September 11, 2022

Leveraging past data for future health

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Health care providers have long maintained meticulous records of patients’ medical history to ensure a holistic picture of their specific care needs.

The personalized record obviously works to a patient’s benefit, but when viewed in the context of a large database of patient records, researchers and clinicians can observe different types of health trends. This information can have significant implications for new research and clinical care.

That’s why several initiatives within the UW Carbone Cancer Center plan to better harness the troves of existing health data, as well as find new opportunities to expand and explore specific health needs and disparities.

“Informatics, to me, is a branch of science that enables the collection and integration of various kinds of data to generate actionable insights that can be used to improve human health and healthcare,” said Jomol Mathew, Associate Director of Informatics for UW Carbone and Associate Dean for Informatics and Information Technology for the UW School of Medicine and Public Health.

These initiatives are supported in part by funds raised by Garding Against Cancer, founded in 2016 by University of Wisconsin men’s basketball head coach Greg Gard and his wife, Michelle. Garding Against Cancer is a significant partner for UW Carbone and has raised more than $6.5 million for cancer research and cancer-related services across Wisconsin.

At UW Carbone, Mathew is working on building a Cancer Data Commons to bring together clinical, genomic, social, environmental, and other datasets to help identify additional areas of research need. Advances in technology and database management makes it easier to collate, navigate and analyze these records.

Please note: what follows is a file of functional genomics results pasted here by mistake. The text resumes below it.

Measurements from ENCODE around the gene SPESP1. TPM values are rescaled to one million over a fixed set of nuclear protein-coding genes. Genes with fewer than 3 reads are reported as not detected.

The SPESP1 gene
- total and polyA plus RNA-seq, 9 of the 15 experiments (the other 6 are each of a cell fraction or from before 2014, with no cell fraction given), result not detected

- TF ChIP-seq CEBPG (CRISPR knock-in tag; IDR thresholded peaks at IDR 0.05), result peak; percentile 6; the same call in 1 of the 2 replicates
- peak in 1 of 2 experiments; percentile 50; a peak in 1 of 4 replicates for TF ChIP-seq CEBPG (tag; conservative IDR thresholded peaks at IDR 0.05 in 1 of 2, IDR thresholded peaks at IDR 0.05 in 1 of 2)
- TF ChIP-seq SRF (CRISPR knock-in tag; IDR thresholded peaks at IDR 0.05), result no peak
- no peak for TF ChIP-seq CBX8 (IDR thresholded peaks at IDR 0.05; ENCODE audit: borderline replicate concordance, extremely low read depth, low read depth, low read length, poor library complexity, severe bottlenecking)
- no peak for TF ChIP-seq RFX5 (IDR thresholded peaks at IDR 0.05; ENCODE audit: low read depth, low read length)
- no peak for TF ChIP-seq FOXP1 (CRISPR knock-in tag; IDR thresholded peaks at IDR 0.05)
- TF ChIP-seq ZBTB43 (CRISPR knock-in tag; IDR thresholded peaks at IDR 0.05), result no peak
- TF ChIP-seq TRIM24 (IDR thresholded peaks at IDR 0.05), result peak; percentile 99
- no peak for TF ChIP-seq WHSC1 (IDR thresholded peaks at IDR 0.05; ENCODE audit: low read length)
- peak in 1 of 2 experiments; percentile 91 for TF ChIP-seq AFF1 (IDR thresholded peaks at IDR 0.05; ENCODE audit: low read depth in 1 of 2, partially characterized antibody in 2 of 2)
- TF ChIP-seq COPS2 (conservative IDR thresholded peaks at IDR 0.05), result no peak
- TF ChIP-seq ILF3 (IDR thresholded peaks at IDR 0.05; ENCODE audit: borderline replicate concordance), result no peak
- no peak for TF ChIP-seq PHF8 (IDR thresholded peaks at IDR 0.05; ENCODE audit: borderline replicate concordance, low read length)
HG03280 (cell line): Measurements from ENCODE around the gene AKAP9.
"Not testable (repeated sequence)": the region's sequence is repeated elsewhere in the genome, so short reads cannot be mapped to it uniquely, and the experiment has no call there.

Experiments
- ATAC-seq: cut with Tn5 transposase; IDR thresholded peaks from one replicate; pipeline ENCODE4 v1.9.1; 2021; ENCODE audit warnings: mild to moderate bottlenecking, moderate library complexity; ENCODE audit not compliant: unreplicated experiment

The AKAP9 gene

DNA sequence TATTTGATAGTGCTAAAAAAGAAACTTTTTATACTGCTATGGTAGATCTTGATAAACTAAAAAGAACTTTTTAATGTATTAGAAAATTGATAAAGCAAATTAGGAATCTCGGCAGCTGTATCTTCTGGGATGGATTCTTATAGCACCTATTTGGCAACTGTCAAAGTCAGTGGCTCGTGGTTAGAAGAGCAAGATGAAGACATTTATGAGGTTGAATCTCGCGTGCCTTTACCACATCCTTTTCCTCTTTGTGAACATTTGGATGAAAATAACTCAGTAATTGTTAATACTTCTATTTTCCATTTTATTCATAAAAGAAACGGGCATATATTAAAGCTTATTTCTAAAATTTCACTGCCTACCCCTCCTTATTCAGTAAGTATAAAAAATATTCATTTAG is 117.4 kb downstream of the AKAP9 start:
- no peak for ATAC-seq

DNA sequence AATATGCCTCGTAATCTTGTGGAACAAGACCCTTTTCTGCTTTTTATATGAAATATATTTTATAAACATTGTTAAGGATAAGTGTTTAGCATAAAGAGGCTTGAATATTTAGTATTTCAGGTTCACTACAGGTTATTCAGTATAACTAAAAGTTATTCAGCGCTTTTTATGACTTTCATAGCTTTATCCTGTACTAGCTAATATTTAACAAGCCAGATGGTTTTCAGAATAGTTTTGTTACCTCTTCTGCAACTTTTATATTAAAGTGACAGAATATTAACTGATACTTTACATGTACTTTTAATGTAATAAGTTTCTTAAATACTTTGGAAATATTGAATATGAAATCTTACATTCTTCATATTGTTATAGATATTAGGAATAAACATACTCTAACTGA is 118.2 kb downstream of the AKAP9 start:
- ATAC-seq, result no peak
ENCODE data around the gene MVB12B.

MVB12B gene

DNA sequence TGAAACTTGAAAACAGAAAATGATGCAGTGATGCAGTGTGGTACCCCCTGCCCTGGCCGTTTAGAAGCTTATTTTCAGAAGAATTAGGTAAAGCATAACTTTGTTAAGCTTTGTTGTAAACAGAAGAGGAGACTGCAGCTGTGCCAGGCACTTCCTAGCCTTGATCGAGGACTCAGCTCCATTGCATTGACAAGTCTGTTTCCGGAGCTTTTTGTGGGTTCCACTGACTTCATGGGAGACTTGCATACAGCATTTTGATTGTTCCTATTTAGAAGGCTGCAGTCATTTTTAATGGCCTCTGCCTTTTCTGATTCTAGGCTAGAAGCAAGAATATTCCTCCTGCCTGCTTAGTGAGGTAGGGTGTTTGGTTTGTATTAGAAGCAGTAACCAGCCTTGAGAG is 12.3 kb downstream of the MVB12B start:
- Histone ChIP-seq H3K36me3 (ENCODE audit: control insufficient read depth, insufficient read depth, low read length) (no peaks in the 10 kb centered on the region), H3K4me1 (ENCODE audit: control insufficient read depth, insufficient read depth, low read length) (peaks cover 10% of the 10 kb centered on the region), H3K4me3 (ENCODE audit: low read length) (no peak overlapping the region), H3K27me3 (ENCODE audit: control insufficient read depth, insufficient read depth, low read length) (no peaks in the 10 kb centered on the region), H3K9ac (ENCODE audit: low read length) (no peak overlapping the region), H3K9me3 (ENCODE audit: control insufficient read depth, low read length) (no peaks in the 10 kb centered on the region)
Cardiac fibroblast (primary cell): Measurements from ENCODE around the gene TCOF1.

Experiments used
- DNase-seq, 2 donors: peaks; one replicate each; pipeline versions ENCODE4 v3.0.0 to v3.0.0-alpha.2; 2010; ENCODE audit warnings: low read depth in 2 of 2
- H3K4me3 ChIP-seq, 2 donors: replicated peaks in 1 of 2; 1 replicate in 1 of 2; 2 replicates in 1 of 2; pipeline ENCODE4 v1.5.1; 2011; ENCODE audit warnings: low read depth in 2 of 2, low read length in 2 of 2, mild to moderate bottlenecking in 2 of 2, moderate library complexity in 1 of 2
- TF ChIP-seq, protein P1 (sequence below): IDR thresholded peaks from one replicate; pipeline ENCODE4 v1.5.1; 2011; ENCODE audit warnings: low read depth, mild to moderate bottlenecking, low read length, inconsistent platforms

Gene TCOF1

“We are implementing tools now to make that data easily visualizable by researchers,” Mathew said. “At the end of the day, you have to be able to look at the data and relate to it in order to effectively analyze it, so that’s something we are working on.”

Mathew explains the importance of using patient data through the example of researching how drugs that are already on the market can be used for a new beneficial purpose.

“For example, data from Electronic Health Records enables researchers with appropriate authorizations to look at all of the drugs a patient has received, and see if there is any impact on cancer progression or survival,” Mathew said. “This kind of analysis can potentially identify a drug that is used for another indication, to be beneficial in cancer treatment.”

Another benefit is when studying rare cancers. One facility may not see enough patients with this disease, but combining data from additional cancer centers gives a substantial base for drawing reliable conclusions.

Mathew is also helping to develop and translate data-driven precision medicine strategies, including work with the Precision Medicine Molecular Tumor Board. The board is a statewide initiative of UW Carbone, where a panel of experts review a patient’s genomic data and suggest targeted therapies and clinical trials that could benefit the patient. The genomic data can also be used by researchers for studying specific cancer subtypes.

Mathew also sees great value in finding ways to provide simplified data back to the patients for their own consideration and decision-making.

“I really hope that our return of results approaches will help increase patients’ interest and participation in research,” she said. “That probably is very important for cancer patients. Sometimes in one’s treatment paradigm, the best choice may be newly-emerging clinical trials.”